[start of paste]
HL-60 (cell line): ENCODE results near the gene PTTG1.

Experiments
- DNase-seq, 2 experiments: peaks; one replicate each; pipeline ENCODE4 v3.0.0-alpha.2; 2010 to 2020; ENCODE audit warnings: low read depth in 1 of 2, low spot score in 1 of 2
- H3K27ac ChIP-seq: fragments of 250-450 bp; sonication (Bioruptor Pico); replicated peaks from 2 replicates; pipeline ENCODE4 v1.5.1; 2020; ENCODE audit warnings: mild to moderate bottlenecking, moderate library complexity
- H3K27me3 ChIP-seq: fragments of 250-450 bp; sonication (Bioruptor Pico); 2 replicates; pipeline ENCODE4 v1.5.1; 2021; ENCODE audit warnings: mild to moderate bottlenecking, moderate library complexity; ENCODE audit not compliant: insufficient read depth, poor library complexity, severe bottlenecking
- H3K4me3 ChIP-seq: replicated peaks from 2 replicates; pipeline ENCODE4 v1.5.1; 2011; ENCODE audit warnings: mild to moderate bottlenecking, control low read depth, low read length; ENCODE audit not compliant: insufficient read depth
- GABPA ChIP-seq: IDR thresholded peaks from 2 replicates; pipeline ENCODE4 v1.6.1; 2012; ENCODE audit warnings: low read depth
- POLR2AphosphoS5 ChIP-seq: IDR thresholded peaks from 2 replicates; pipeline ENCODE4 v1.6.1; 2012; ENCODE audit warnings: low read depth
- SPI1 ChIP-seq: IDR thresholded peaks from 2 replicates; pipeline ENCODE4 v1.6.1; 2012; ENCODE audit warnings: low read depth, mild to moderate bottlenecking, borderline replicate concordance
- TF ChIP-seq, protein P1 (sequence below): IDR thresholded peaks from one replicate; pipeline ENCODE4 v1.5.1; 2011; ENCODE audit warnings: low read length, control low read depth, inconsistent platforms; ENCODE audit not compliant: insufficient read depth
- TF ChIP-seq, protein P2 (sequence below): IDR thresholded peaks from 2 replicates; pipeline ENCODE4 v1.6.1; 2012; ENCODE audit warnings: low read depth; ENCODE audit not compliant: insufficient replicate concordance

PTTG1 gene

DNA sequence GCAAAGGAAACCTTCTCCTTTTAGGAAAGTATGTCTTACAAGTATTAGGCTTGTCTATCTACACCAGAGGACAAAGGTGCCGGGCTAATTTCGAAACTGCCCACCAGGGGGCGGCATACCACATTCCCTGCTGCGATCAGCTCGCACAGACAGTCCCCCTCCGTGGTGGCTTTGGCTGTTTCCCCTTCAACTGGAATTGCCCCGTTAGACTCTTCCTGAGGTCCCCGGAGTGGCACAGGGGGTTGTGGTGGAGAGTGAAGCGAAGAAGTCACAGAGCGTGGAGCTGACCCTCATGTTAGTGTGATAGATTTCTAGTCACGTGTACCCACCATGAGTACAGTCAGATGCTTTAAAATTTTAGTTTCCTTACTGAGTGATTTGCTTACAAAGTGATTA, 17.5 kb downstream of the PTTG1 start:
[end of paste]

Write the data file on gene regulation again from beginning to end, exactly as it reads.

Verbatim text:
HL-60 (cell line): ENCODE results near the gene PTTG1.

Experiments
- DNase-seq, 2 experiments: peaks; one replicate each; pipeline ENCODE4 v3.0.0-alpha.2; 2010 to 2020; ENCODE audit warnings: low read depth in 1 of 2, low spot score in 1 of 2
- H3K27ac ChIP-seq: fragments of 250-450 bp; sonication (Bioruptor Pico); replicated peaks from 2 replicates; pipeline ENCODE4 v1.5.1; 2020; ENCODE audit warnings: mild to moderate bottlenecking, moderate library complexity
- H3K27me3 ChIP-seq: fragments of 250-450 bp; sonication (Bioruptor Pico); 2 replicates; pipeline ENCODE4 v1.5.1; 2021; ENCODE audit warnings: mild to moderate bottlenecking, moderate library complexity; ENCODE audit not compliant: insufficient read depth, poor library complexity, severe bottlenecking
- H3K4me3 ChIP-seq: replicated peaks from 2 replicates; pipeline ENCODE4 v1.5.1; 2011; ENCODE audit warnings: mild to moderate bottlenecking, control low read depth, low read length; ENCODE audit not compliant: insufficient read depth
- GABPA ChIP-seq: IDR thresholded peaks from 2 replicates; pipeline ENCODE4 v1.6.1; 2012; ENCODE audit warnings: low read depth
- POLR2AphosphoS5 ChIP-seq: IDR thresholded peaks from 2 replicates; pipeline ENCODE4 v1.6.1; 2012; ENCODE audit warnings: low read depth
- SPI1 ChIP-seq: IDR thresholded peaks from 2 replicates; pipeline ENCODE4 v1.6.1; 2012; ENCODE audit warnings: low read depth, mild to moderate bottlenecking, borderline replicate concordance
- TF ChIP-seq, protein P1 (sequence below): IDR thresholded peaks from one replicate; pipeline ENCODE4 v1.5.1; 2011; ENCODE audit warnings: low read length, control low read depth, inconsistent platforms; ENCODE audit not compliant: insufficient read depth
- TF ChIP-seq, protein P2 (sequence below): IDR thresholded peaks from 2 replicates; pipeline ENCODE4 v1.6.1; 2012; ENCODE audit warnings: low read depth; ENCODE audit not compliant: insufficient replicate concordance

PTTG1 gene

DNA sequence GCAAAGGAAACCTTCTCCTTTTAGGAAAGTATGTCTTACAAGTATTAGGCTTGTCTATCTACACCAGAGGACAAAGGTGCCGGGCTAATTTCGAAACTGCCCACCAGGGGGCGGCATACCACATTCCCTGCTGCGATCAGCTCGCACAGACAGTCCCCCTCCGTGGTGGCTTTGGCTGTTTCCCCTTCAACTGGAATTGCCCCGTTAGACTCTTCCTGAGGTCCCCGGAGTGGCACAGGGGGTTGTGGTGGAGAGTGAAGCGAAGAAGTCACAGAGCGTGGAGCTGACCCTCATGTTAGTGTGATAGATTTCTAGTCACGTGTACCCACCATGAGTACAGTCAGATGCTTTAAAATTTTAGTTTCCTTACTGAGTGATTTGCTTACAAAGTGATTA, 17.5 kb downstream of the PTTG1 start: